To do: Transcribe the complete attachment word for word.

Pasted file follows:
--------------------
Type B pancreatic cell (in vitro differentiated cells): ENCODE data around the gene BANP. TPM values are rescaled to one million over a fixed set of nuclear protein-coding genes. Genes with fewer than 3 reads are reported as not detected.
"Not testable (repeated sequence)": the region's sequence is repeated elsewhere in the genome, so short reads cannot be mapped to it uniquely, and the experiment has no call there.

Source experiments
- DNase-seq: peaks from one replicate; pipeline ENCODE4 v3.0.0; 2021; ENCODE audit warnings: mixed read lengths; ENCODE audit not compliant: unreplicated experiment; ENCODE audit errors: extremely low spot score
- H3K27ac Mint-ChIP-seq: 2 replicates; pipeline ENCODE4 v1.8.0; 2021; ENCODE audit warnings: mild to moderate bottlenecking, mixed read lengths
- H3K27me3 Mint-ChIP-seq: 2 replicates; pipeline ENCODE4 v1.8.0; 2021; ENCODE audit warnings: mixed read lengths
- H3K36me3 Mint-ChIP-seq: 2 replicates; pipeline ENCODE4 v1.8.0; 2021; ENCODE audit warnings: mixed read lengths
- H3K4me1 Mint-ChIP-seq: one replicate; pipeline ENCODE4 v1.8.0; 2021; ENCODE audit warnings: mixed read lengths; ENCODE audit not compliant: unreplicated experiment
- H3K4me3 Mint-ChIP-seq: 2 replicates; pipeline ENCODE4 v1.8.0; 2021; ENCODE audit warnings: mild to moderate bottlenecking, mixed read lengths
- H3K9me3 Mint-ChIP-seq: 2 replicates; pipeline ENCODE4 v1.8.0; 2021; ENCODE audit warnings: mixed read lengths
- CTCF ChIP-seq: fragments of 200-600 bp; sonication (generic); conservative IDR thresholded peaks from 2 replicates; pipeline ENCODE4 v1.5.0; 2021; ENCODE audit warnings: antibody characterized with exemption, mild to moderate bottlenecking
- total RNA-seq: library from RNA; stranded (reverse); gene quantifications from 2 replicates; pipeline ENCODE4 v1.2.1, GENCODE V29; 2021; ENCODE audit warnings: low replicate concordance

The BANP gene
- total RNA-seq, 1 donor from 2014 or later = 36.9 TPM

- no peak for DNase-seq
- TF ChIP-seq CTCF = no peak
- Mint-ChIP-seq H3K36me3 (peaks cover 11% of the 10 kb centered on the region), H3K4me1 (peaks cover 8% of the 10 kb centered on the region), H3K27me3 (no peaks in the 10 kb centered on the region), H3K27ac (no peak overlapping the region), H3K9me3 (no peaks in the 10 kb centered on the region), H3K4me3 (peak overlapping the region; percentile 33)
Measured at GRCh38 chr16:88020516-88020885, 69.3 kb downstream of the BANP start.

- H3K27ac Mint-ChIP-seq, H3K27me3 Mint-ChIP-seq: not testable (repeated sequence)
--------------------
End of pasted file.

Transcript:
Type B pancreatic cell (in vitro differentiated cells): ENCODE data around the gene BANP. TPM values are rescaled to one million over a fixed set of nuclear protein-coding genes. Genes with fewer than 3 reads are reported as not detected.
"Not testable (repeated sequence)": the region's sequence is repeated elsewhere in the genome, so short reads cannot be mapped to it uniquely, and the experiment has no call there.

Source experiments
- DNase-seq: peaks from one replicate; pipeline ENCODE4 v3.0.0; 2021; ENCODE audit warnings: mixed read lengths; ENCODE audit not compliant: unreplicated experiment; ENCODE audit errors: extremely low spot score
- H3K27ac Mint-ChIP-seq: 2 replicates; pipeline ENCODE4 v1.8.0; 2021; ENCODE audit warnings: mild to moderate bottlenecking, mixed read lengths
- H3K27me3 Mint-ChIP-seq: 2 replicates; pipeline ENCODE4 v1.8.0; 2021; ENCODE audit warnings: mixed read lengths
- H3K36me3 Mint-ChIP-seq: 2 replicates; pipeline ENCODE4 v1.8.0; 2021; ENCODE audit warnings: mixed read lengths
- H3K4me1 Mint-ChIP-seq: one replicate; pipeline ENCODE4 v1.8.0; 2021; ENCODE audit warnings: mixed read lengths; ENCODE audit not compliant: unreplicated experiment
- H3K4me3 Mint-ChIP-seq: 2 replicates; pipeline ENCODE4 v1.8.0; 2021; ENCODE audit warnings: mild to moderate bottlenecking, mixed read lengths
- H3K9me3 Mint-ChIP-seq: 2 replicates; pipeline ENCODE4 v1.8.0; 2021; ENCODE audit warnings: mixed read lengths
- CTCF ChIP-seq: fragments of 200-600 bp; sonication (generic); conservative IDR thresholded peaks from 2 replicates; pipeline ENCODE4 v1.5.0; 2021; ENCODE audit warnings: antibody characterized with exemption, mild to moderate bottlenecking
- total RNA-seq: library from RNA; stranded (reverse); gene quantifications from 2 replicates; pipeline ENCODE4 v1.2.1, GENCODE V29; 2021; ENCODE audit warnings: low replicate concordance

The BANP gene
- total RNA-seq, 1 donor from 2014 or later = 36.9 TPM

- no peak for DNase-seq
- TF ChIP-seq CTCF = no peak
- Mint-ChIP-seq H3K36me3 (peaks cover 11% of the 10 kb centered on the region), H3K4me1 (peaks cover 8% of the 10 kb centered on the region), H3K27me3 (no peaks in the 10 kb centered on the region), H3K27ac (no peak overlapping the region), H3K9me3 (no peaks in the 10 kb centered on the region), H3K4me3 (peak overlapping the region; percentile 33)
Measured at GRCh38 chr16:88020516-88020885, 69.3 kb downstream of the BANP start.

- H3K27ac Mint-ChIP-seq, H3K27me3 Mint-ChIP-seq: not testable (repeated sequence)